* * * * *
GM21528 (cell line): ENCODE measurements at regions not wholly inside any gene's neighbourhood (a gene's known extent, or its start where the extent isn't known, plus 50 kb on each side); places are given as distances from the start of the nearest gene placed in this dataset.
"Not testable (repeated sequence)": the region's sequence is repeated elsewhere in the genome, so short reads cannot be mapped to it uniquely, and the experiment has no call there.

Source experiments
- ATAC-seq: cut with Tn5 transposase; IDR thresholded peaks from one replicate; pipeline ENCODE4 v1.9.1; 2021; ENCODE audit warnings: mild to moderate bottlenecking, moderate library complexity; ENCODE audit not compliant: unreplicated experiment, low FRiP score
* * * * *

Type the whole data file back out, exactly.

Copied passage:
GM21528 (cell line): ENCODE measurements at regions not wholly inside any gene's neighbourhood (a gene's known extent, or its start where the extent isn't known, plus 50 kb on each side); places are given as distances from the start of the nearest gene placed in this dataset.
"Not testable (repeated sequence)": the region's sequence is repeated elsewhere in the genome, so short reads cannot be mapped to it uniquely, and the experiment has no call there.

Source experiments
- ATAC-seq: cut with Tn5 transposase; IDR thresholded peaks from one replicate; pipeline ENCODE4 v1.9.1; 2021; ENCODE audit warnings: mild to moderate bottlenecking, moderate library complexity; ENCODE audit not compliant: unreplicated experiment, low FRiP score